Pre-Crime Systems Now Actively Monitoring the Internet: “The Computer Algorithm Learns the Pattern and Produces a Prediction”
April 23rd, 2014
With revelations that the National Security Agency has collected some 20 trillion phone calls and emails via an expansive nationwide surveillance network, most Americans have already come to the realization that everything they do is being monitored.
But many shrug off Big Brother’s prying eyes by suggesting that, since they aren’t doing anything wrong, they have nothing to worry about.
That may have been true several years ago, but the digital surveillance systems of today are far more advanced than most people understand. No longer are these machines simply recording the data and storing them in some historical archive to be pulled at a later date should the government ever have reason to take a closer look at your personal life.
The next generation of systems are being used to actively monitor your digital interactions, surfing habits, conversations and daily sentiment in an effort to predict your future behavior. Nowhere is this more apparent than in the systems currently operating within the social media sphere.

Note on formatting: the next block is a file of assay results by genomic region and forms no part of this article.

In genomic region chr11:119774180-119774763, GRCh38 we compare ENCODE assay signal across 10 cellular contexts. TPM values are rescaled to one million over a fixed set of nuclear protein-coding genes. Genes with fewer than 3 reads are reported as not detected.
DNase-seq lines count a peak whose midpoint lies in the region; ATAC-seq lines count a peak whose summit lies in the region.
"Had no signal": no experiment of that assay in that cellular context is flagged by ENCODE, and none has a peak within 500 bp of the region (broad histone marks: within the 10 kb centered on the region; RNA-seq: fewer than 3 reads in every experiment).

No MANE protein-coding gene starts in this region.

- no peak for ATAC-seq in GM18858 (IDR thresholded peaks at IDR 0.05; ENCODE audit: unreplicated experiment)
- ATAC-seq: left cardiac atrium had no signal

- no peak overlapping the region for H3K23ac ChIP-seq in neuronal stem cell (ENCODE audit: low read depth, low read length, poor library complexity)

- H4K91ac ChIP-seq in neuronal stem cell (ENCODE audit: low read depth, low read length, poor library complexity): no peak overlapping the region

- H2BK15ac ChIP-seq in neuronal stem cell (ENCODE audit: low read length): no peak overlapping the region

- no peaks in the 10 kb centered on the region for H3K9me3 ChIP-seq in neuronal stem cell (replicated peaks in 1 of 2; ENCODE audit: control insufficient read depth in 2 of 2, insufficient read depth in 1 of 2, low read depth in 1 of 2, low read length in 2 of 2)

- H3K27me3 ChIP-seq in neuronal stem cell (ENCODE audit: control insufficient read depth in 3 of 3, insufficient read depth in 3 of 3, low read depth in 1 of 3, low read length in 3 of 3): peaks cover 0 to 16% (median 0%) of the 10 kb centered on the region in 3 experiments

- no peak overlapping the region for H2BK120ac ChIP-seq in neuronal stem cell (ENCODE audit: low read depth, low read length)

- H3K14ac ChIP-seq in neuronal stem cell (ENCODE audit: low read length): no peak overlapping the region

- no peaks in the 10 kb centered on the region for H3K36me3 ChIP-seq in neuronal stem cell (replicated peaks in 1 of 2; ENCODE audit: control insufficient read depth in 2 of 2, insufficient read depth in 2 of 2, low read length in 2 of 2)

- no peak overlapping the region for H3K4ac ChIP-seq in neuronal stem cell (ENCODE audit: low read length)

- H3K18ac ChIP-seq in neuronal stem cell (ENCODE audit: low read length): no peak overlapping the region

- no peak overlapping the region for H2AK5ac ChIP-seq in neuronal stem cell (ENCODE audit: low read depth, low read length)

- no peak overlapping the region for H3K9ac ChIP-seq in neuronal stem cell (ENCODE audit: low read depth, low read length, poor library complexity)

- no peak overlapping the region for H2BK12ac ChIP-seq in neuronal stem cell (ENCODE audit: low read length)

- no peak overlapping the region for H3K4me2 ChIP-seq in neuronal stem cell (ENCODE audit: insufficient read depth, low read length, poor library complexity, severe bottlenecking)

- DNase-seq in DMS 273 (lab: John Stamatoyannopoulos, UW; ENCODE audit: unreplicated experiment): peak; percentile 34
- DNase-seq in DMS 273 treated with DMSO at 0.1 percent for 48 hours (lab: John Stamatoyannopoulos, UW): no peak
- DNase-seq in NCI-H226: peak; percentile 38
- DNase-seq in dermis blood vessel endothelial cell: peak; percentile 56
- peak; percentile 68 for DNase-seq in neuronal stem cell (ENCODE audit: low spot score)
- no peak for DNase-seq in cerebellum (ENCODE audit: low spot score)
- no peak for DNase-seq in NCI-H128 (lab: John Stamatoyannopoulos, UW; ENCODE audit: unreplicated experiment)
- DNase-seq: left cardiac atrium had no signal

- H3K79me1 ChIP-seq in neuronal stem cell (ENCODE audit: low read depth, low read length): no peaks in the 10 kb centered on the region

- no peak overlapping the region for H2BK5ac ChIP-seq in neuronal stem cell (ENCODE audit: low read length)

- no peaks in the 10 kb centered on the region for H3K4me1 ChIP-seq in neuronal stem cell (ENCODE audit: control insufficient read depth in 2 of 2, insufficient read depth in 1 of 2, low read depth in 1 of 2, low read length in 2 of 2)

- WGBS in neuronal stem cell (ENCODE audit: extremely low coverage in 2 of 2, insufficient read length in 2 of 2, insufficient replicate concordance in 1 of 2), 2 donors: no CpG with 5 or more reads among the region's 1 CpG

Researchers at the University of Virginia funded by the U.S. Army recently demonstrated that they can not only gather information from your personal Twitter account just like the NSA, but also aggregate and analyze that information with advanced predictive algorithms designed to determine what you’re going to do next. In this case, the researches focused specifically on predicting crime by individuals, as well as in crime “hot spots” around the country.
Here’s the kicker. The algorithms being used don’t just look for obvious keyword phrases associated with criminal activity like “I’m going to kill you” or “meet me later and we’ll give him a beat down,” but focus in on routine activities, geo-location, and aggregate historical information to calculate the chance of a particular individual being involved in a crime at some point in the future.